• Refunds for shows cancelled because of the pandemic.

The company successfully took a stalking horse agreement in July 2020. This purchase agreement usually happens to companies facing bankruptcy process, looking to auction the company. Expecting low price offers from investor, the company choose an investor willing to be the first to offer and negotiate a reasonable base price and conditions for its sale. The company offer better conditions to the first investor, hoping the others would offer better investments in the auction.

Lamarre told Radio-Canada in June 2020 that five other groups have expressed interest in the company. The company's co-founder and former CEO, Guy Laliberté, who sold his controlling stake back in 2015 for $1.5 billion was also interested on the company.

By the end of this bumping year, on November 2020, Cirque du Soleil Entertainment Group confirms closing of sale transaction with its secured lenders and emergence from creditor protection. The transaction provides the Company with a solid foundation for a successful relaunch. The new owners also agreed to maintain Daniel Lamarre as the CEO of Cirque du Soleil Entertainment Group, and its headquarters in Montreal.

They believe Cirque du Soleil is a great brand, as Lamarre always worked for, even with massive debts, it is still perceived as creative, innovative, and able to enchant audiences, able to recover the investments made in it.

6. Questions for debate

a) According to the facts mentioned, share your perspective about which problems have contributed more for the current crisis.

b) Which competitive advantages Cirque du Soleil has built over time?

c) How can Cirque innovate and adapt its business model and products to the pandemic circumstance?

d) Identify and describe one competitor of Cirque du Soleil. Then analyse how the pandemic affected the company and how it has dealed with the circumstances.

e) Suggest two strategies the company should follow to thrive its business for the future and keep a relevant brand.


CIRQUE DU SOLEIL. *Cirque du Soleil entertainment group announces comprehensive plan to restart business.* Disponível em: Acesso em: 24 de nov. 2020.

CIRQUE DU SOLEIL. *Cirque du Soleil entertainment group confirms closing of sale transactions and emerge from creditor protection*. Disponível em: Acesso em: 24 de nov. 2020.

CIRQUE DU SOLEIL. *Cirque du Soleil history*. Disponível em: Acesso em: 24 de nov. 2020.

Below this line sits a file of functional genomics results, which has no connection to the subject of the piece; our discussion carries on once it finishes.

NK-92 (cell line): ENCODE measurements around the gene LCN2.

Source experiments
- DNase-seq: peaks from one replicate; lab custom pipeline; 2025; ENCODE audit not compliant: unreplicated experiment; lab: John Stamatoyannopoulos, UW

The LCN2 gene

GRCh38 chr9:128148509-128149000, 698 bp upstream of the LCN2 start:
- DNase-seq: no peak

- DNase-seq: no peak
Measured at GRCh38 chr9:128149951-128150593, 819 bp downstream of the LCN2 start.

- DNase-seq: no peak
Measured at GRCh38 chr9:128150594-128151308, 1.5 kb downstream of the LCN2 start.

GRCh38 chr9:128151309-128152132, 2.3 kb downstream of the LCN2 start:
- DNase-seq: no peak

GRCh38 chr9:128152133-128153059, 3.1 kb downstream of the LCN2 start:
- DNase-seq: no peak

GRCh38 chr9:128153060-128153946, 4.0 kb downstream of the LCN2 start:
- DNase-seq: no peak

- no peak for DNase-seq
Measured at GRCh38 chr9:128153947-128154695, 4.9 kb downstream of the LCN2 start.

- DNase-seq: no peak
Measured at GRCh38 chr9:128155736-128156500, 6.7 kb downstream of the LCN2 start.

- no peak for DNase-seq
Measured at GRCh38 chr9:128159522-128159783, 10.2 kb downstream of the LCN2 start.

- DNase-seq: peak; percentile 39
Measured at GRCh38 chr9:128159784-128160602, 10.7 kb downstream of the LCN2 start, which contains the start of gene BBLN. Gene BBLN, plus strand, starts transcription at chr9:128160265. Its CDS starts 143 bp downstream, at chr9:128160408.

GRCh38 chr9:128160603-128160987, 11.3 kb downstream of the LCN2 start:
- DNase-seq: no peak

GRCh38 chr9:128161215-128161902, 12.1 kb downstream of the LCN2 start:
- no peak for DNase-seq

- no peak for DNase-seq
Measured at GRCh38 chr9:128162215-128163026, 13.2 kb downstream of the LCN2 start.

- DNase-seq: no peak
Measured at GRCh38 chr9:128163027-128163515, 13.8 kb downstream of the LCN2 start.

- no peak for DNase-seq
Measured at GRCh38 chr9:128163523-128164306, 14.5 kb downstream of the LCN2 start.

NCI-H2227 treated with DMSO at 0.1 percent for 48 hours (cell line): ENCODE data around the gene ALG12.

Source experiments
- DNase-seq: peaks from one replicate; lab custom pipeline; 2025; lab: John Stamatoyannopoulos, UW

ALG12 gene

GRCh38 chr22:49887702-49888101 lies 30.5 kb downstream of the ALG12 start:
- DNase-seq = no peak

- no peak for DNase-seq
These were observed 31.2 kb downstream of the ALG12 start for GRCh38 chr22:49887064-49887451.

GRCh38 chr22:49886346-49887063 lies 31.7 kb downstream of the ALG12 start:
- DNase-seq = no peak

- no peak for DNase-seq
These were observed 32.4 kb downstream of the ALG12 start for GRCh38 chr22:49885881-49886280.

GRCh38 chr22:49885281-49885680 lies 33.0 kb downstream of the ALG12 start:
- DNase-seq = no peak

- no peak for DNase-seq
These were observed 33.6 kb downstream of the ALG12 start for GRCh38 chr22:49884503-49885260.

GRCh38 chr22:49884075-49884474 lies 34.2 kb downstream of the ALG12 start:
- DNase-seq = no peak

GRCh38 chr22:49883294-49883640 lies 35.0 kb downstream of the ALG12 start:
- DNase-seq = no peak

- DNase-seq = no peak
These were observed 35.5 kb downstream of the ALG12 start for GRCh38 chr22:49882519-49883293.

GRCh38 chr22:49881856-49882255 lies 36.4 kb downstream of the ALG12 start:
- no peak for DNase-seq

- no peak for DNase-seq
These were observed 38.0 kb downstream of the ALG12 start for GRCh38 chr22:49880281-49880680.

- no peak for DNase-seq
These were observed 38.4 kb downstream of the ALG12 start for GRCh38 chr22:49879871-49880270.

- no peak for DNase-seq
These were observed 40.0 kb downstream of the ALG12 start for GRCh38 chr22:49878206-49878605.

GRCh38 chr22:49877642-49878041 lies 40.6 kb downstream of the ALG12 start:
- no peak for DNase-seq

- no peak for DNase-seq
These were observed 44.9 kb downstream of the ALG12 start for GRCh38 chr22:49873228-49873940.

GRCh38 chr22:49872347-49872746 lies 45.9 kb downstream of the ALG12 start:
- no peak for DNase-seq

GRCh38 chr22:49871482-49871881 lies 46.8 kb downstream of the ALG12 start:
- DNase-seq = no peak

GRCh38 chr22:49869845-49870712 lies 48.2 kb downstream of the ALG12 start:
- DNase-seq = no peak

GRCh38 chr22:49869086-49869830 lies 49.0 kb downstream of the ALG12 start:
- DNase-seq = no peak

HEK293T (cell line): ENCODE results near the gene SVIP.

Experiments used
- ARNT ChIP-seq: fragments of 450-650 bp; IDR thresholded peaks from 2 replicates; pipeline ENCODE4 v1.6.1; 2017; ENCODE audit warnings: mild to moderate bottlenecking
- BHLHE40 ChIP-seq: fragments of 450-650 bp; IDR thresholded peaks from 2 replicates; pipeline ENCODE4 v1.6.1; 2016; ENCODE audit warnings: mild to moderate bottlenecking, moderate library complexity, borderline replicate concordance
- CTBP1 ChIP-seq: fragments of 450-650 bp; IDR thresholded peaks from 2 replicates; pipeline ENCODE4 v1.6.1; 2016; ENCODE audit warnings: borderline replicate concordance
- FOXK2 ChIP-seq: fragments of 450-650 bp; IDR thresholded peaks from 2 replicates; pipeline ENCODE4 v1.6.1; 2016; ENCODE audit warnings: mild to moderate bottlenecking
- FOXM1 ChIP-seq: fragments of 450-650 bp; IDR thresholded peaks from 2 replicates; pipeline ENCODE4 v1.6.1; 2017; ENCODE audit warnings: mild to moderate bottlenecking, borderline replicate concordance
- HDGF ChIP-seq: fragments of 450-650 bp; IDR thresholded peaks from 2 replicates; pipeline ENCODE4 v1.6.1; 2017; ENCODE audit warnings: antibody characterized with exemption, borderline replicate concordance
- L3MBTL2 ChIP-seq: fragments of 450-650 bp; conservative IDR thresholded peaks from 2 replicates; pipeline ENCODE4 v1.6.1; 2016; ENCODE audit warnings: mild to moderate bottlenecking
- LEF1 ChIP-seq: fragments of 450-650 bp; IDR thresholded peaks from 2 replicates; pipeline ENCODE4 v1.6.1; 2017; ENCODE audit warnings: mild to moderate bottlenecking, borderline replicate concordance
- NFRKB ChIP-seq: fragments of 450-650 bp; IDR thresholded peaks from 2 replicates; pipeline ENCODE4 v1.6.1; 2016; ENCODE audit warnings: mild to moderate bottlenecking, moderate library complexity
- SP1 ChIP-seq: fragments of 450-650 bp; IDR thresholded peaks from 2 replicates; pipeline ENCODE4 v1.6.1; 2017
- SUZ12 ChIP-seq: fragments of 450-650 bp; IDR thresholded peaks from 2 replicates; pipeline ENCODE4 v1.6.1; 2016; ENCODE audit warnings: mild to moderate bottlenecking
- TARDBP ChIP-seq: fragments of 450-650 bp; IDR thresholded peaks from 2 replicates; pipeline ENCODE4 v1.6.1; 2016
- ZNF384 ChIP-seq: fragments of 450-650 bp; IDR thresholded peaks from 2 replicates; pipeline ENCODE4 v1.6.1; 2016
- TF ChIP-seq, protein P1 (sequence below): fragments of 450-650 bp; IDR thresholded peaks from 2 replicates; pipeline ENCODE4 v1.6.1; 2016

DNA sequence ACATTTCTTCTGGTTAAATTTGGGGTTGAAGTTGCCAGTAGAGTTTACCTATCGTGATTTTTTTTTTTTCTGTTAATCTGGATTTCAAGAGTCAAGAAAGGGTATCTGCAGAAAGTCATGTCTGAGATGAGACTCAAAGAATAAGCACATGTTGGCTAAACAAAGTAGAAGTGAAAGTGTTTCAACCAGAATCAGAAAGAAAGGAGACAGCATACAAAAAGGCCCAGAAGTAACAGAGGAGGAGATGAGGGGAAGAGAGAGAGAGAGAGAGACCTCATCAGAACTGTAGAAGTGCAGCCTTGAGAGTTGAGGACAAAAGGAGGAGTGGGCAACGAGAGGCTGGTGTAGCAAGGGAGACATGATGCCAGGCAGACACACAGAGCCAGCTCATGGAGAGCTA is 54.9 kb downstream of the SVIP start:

FORBES. *#1851 Guy Laliberté*. Disponível em: Acesso em: 25 de nov. 2020.

GHAZZAWI, ISSAM & MARTINELLI, TERESA & PALLADINI, M.. (2014). *Cirque du SOLEIL: An innovative culture of entertainment*. Journal of the International Academy for Case Studies. 20. 23-46. Disponível em: Acesso em: 05 de mar. 2021.

JOBIN, Marie Helena & TALBOT, Jean. *Tour Planning at Cirque du Soleil*. The International Journal of Case Studies in Management (HEC Montreal), vol 9, issue 1, 2011.

MONPETIT, Jonathan. *Global circus company Cirque du Soleil files for bankruptcy protection*. Disponível em: Acesso em: 25 de nov. 2020.

OFOLETA, Kalechi C. *A Cirque du Soleil Business Case study Analysis*. Disponível em: Acesso em: 28 de nov. 2020.

RIFKLIN, Glenn. *How Cirque du Soleil’s Daniel Lamarre Sends in the Clowns*. Briefings on talent & leadership, Korn Ferry Institute, USA, Q2, Issue 6, p. 46-57, 2011.

ROJAS, John-Paul Ford. *Coronavirus: Cirque du Soleil axes 3,480 jobs - but plans to rehire most.* Disponível em: Acesso em: 25 de nov. 2020.

AAKER, Jennifer & JOYCE, Sarah. *Cirque du Soleil: Cultivating Creativity and Designing to Delight.* Stanford Business Graduate School, 2013. Disponível em: Acesso em: 24 de nov. 2020.

[1] GHAZZAWI, ISSAM & MARTINELLI, TERESA & PALLADINI, M.. (2014). *Cirque du SOLEIL: An innovative culture of entertainment*. Journal of the International Academy for Case Studies. 20. 23-46. Disponível em: Acesso em: 05 de mar. 2021.

[2] CIRQUE DU SOLEIL. *Cirque du Soleil entertainment group anounces comprehensive plan to restart business*. Disponível em: Acesso em: 24 de nov. 2020

[3] AAKER & JOYCE (2013)

[4] JOBIN & TALBOT (2011)

[5] RIFKLIN (2011)

[6] AAKER & JOYCE (2013)

Este caso foi escrito a partir de informações disponibilizadas pela empresa, disponíveis na mídia e/ou com base em outras referências citadas. Não é intenção dos autores avaliar ou julgar a empresa em questão. Este texto é destinado exclusivamente ao estudo e à discussão acadêmica, sendo vedada a sua utilização ou reprodução em qualquer outra forma. A violação aos direitos autorais sujeitará o infrator às penalidades da Lei Nº 9.610/1998